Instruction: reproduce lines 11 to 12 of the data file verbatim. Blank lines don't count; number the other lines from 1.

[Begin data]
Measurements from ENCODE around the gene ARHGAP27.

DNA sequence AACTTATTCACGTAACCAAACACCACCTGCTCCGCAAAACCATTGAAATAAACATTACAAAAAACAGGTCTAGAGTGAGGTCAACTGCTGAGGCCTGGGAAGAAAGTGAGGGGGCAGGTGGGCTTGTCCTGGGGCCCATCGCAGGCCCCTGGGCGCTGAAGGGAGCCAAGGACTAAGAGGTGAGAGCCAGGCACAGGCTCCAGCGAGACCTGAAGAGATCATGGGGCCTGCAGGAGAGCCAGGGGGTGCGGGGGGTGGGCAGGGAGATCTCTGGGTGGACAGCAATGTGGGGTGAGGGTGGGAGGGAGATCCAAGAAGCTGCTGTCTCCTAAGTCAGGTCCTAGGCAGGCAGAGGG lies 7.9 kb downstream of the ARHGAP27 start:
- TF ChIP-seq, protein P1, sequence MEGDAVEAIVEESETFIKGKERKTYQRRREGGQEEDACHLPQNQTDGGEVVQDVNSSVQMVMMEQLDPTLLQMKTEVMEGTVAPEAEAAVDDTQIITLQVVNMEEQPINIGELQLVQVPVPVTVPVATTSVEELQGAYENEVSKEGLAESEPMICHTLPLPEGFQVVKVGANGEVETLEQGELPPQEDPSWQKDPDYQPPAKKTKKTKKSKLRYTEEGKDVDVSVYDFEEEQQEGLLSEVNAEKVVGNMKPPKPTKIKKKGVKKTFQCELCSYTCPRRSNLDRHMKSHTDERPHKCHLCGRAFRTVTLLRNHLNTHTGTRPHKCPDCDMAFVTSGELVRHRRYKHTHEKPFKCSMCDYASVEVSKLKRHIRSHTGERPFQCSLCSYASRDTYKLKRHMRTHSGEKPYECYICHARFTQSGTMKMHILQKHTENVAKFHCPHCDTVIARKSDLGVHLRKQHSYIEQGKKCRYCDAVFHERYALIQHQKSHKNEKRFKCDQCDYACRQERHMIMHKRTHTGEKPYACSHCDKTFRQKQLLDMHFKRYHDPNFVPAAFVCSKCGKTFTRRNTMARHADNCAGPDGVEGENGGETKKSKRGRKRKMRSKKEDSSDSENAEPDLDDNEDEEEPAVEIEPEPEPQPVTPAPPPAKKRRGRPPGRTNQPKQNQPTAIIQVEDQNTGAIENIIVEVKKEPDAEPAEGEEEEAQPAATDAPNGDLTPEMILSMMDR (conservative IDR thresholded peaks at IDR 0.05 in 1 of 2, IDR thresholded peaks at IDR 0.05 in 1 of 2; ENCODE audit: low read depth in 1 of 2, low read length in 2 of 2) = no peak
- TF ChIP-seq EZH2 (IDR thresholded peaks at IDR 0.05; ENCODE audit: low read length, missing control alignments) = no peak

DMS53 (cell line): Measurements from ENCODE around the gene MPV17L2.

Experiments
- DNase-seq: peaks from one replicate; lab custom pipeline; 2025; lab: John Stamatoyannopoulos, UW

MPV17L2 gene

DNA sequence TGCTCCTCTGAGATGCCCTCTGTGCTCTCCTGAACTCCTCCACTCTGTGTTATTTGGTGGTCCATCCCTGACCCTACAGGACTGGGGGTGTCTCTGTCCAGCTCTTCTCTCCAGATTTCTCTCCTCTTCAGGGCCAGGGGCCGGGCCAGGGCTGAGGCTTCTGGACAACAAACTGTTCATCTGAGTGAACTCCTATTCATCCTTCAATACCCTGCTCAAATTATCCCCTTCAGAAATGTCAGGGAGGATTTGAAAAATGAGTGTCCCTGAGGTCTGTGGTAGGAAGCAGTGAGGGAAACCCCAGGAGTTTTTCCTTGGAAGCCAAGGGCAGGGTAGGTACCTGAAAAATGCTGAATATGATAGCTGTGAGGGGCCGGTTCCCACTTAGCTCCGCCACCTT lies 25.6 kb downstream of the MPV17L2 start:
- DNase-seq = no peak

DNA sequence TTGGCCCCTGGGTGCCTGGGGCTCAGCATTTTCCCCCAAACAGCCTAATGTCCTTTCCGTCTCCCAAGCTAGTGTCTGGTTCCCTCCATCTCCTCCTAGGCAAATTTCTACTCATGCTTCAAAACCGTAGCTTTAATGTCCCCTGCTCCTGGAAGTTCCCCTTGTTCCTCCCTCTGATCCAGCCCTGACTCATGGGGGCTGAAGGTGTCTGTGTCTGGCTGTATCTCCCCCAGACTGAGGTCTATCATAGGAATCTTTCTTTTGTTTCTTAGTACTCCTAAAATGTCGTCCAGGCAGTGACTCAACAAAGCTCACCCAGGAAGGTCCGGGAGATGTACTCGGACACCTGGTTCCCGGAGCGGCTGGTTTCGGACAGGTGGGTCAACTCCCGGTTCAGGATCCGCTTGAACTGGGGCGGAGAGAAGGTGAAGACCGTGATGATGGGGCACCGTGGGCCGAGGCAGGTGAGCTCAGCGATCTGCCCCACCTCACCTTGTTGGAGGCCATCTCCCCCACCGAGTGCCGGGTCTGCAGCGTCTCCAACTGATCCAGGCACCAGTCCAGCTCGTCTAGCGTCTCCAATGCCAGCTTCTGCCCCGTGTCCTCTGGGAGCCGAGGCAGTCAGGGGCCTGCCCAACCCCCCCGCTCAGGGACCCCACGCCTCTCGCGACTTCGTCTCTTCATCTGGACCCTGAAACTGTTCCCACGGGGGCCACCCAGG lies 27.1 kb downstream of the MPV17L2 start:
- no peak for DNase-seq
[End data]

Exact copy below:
DNA sequence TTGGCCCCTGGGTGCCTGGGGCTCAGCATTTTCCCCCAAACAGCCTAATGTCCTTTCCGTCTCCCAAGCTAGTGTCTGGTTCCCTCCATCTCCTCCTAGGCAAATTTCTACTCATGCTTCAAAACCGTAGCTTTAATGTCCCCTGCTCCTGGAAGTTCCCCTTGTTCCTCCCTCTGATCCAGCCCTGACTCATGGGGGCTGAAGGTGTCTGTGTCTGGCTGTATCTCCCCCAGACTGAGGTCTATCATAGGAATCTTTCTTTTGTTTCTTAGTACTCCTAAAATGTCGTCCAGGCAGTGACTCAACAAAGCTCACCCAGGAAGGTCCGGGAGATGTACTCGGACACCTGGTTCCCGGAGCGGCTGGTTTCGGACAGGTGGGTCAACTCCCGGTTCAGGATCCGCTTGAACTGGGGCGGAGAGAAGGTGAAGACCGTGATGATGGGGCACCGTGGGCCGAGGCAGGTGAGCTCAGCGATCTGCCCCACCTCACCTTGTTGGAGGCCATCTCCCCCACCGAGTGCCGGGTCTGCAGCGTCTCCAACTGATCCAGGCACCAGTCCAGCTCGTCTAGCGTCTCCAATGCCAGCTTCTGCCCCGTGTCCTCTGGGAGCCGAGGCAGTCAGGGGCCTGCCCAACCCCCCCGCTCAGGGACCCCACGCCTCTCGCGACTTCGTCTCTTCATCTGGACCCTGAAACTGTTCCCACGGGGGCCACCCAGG lies 27.1 kb downstream of the MPV17L2 start:
- no peak for DNase-seq